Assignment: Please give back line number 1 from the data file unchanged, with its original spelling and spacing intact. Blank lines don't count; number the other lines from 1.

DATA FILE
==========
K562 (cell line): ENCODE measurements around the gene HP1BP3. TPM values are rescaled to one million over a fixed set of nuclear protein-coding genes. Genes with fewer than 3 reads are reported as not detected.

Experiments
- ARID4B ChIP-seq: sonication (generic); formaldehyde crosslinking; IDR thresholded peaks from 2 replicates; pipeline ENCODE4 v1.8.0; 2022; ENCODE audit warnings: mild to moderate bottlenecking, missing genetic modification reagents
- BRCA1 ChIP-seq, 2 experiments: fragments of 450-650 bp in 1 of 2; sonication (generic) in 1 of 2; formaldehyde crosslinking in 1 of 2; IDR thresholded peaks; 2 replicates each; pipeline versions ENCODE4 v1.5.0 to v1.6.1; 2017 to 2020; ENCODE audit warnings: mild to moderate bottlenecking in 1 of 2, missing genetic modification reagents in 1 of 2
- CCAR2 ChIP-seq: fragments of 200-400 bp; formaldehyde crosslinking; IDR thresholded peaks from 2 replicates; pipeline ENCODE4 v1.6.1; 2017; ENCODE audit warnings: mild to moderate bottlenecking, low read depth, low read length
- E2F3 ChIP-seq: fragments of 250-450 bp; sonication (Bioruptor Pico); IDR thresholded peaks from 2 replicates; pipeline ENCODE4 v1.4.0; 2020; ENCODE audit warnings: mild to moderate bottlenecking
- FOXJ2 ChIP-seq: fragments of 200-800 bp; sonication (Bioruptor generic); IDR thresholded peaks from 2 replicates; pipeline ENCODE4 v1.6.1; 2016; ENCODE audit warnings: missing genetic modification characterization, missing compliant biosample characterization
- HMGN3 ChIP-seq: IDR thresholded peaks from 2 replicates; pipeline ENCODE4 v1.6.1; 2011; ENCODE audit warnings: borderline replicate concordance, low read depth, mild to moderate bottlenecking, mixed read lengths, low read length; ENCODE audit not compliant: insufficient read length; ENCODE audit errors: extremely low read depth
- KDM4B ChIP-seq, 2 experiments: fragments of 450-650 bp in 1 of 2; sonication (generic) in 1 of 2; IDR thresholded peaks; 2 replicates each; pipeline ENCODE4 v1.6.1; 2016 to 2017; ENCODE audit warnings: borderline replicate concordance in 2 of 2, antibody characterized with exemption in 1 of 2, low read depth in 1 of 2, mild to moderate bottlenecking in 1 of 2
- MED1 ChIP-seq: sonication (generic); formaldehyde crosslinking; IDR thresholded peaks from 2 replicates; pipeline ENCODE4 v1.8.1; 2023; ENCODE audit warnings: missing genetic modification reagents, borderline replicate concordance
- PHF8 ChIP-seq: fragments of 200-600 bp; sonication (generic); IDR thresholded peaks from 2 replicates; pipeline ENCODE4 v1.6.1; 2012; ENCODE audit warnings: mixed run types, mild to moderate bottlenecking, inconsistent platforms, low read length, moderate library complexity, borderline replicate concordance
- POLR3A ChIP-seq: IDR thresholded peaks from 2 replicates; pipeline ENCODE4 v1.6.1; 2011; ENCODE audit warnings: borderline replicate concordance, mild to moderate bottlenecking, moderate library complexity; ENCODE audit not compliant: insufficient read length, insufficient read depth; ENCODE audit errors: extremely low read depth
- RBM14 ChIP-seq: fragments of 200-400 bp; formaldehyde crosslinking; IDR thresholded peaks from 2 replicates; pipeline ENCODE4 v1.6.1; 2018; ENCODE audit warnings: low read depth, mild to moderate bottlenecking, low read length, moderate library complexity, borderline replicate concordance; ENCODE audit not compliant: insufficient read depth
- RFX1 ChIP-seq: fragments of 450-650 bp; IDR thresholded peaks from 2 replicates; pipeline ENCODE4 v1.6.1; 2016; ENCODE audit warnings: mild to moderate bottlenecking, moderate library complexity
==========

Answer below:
K562 (cell line): ENCODE measurements around the gene HP1BP3. TPM values are rescaled to one million over a fixed set of nuclear protein-coding genes. Genes with fewer than 3 reads are reported as not detected.